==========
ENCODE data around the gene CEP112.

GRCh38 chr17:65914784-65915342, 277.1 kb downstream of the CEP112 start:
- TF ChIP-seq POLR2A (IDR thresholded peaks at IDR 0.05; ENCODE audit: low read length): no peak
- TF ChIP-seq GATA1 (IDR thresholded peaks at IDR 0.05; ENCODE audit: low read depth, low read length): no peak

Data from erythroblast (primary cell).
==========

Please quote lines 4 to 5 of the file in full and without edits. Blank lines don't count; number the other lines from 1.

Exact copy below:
- TF ChIP-seq GATA1 (IDR thresholded peaks at IDR 0.05; ENCODE audit: low read depth, low read length): no peak

Data from erythroblast (primary cell).